About the Artist
Bernadette Fox is a young gourd artist and crafter from Michigan who began gourd crafting when she was 10 and began selling her work when she was only 14. Today, she makes all sorts of gourd items and decorates gourds with many different techniques. She frequently says that gourd crafting is only limited by ones imagination! Bernadette sells her original gourd pieces over the internet and at her family’s roadside market. She also makes many customized gourds.
Please visit her website to learn more about her, her work, and to purchase one of her gourds:
Pyroengraved Gourd Clock By Bernadette Fox
I discovered the art of gourd crafting a little over ten years ago and was captivated by how many wonderfully creative things I could make out of gourds.
As I continued to work with gourds I learned another fascinating thing about them. I am able to use pretty much any artistic technique on them from painting, to carving, to wood burning (often called pyroengraving), to beading, to weaving, and so on. I like to refer to gourds as nature’s pottery with endless possibilities!
I like to introduce you to the art of gourd crafting by showing you how to make a gourd clock with a wood burnt design. I think leaves complement the browns, yellows and golds of a dried gourd so I decided to put some leaf designs on the clock.
After collecting various leaves from outside I drew a picture with them. You can make your own leaf picture this way or use the one I made. The leaf picture will be our wood burning pattern.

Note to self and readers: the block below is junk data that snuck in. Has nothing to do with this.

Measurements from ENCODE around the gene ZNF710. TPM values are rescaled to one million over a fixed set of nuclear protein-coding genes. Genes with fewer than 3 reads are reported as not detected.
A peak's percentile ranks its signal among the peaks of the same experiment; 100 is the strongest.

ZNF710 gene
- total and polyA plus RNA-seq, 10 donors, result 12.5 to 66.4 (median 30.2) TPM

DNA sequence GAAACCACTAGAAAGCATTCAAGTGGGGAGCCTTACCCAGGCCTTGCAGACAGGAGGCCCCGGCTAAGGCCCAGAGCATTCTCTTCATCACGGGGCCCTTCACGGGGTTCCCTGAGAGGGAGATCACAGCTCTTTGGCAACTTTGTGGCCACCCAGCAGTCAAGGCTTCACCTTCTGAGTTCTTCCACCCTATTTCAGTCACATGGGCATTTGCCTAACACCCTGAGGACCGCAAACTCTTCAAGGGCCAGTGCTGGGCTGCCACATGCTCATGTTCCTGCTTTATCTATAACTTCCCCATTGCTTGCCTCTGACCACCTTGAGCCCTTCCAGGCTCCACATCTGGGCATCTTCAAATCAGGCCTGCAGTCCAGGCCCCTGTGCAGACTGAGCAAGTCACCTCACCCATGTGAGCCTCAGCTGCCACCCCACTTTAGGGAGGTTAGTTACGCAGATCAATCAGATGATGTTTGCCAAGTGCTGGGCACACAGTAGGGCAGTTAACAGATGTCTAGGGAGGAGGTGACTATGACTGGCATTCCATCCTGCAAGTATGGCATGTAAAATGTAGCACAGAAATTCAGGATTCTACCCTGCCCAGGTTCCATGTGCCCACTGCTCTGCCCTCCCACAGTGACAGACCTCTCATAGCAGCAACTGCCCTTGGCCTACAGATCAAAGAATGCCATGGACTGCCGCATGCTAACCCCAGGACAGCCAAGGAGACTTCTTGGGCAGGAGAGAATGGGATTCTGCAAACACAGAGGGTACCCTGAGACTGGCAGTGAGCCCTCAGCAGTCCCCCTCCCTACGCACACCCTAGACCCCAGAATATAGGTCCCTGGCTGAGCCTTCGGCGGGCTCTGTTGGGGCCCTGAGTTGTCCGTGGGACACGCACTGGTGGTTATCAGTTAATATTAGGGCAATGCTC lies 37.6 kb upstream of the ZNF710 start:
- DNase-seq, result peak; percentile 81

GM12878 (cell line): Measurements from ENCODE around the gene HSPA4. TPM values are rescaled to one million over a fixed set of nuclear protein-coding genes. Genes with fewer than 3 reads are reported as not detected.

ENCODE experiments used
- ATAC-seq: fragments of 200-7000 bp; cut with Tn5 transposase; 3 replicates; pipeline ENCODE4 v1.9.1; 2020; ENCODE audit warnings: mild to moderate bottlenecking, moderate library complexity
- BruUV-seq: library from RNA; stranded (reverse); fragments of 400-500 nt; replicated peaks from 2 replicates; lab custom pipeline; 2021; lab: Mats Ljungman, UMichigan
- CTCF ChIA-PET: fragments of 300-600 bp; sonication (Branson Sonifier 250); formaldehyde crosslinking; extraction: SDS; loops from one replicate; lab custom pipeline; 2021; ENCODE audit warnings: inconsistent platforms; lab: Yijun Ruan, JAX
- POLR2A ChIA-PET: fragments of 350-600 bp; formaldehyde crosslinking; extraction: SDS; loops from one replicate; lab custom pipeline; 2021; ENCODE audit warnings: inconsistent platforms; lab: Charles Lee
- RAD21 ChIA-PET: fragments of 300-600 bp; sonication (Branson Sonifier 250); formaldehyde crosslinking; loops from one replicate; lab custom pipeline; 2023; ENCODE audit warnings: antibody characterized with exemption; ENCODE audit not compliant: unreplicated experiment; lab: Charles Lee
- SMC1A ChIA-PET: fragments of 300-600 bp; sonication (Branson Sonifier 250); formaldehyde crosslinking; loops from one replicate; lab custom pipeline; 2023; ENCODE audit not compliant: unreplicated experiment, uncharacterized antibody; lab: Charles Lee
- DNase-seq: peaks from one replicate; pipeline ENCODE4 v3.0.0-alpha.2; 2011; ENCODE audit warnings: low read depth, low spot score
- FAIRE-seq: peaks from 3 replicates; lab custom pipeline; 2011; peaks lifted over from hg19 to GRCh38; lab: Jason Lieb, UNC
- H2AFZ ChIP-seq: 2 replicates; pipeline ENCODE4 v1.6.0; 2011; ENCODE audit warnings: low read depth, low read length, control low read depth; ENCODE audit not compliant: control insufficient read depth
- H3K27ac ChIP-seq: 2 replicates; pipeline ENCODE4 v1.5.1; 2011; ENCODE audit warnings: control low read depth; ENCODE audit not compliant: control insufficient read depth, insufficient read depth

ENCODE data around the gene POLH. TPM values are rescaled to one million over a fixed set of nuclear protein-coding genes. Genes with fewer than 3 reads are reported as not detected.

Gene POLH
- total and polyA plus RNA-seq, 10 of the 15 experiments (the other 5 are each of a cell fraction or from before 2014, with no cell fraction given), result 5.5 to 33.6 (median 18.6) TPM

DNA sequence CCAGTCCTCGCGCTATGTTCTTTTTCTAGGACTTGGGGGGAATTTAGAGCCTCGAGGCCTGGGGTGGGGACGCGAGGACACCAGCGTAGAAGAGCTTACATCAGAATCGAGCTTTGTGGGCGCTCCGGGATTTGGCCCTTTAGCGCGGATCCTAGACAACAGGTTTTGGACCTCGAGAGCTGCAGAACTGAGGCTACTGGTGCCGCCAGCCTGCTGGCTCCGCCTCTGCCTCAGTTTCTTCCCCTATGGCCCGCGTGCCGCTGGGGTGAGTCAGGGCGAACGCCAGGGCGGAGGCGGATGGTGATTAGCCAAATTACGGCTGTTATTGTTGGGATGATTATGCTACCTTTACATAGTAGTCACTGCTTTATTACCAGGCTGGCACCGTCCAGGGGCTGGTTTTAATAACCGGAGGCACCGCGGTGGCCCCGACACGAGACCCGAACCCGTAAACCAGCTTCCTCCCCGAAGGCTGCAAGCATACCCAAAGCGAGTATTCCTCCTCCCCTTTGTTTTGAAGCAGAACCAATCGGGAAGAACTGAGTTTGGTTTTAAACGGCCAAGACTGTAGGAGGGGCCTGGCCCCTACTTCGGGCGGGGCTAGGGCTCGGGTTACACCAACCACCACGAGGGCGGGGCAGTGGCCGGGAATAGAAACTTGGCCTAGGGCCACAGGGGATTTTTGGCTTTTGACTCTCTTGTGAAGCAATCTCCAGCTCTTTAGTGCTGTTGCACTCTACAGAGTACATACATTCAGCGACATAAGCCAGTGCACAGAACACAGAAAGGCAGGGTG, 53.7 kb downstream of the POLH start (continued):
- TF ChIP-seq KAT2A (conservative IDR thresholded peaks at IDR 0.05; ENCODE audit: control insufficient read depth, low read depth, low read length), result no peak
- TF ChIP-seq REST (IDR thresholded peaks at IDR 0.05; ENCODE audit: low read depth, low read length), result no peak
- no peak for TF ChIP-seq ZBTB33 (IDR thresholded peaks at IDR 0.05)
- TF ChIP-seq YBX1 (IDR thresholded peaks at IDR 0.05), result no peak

Ready? Let’s get started!
Supplies you will need:
- Dried gourd with a relatively flat bottom or top and a diameter of about 8 inches.
You can purchase gourds over the internet from localharvest.org, amishgourds.com, welburngourdfarm.com, and ebay.com. You can also stop by at my family’s farm here in Michigan where we grow many types of gourds! Check out our website: www.magiclandfarms.com
- Wood burning tool (with a flat tip and a round tip). You can find wood burning tools at Amazon.com , Sears.com, and eNasco.com.
- Battery-powered clock movement with a 15/16” shaft. I get my clock movements from klockit.com and an ebay store: https://stores.ebay.com/Brazzco-Timeless-Memories
- Clock hands: No smaller than 2.5” minute hand and no smaller than 2” hour hand.
- (The rest of the supplies can be found in the instructions)
Step 1: Clean the Outside of the Gourd.
Often times you will not be able to purchase a gourd pre-cleaned. You will have to do the messy job yourself. I will show you how.
Place the gourd in a bucket of warm water and place a damp towel over the top to weigh it down. Let it soak for an hour or so.
Scrub the gourd with a kitchen scouring pad until all the dried skin and mold is rubbed off. Let the gourd dry out completely by placing it on a rack or by hanging it up.
Step 2: Cut the Gourd
After your gourd is clean and dry you can begin to construct the clock. The first thing you need to do is cut the gourd open.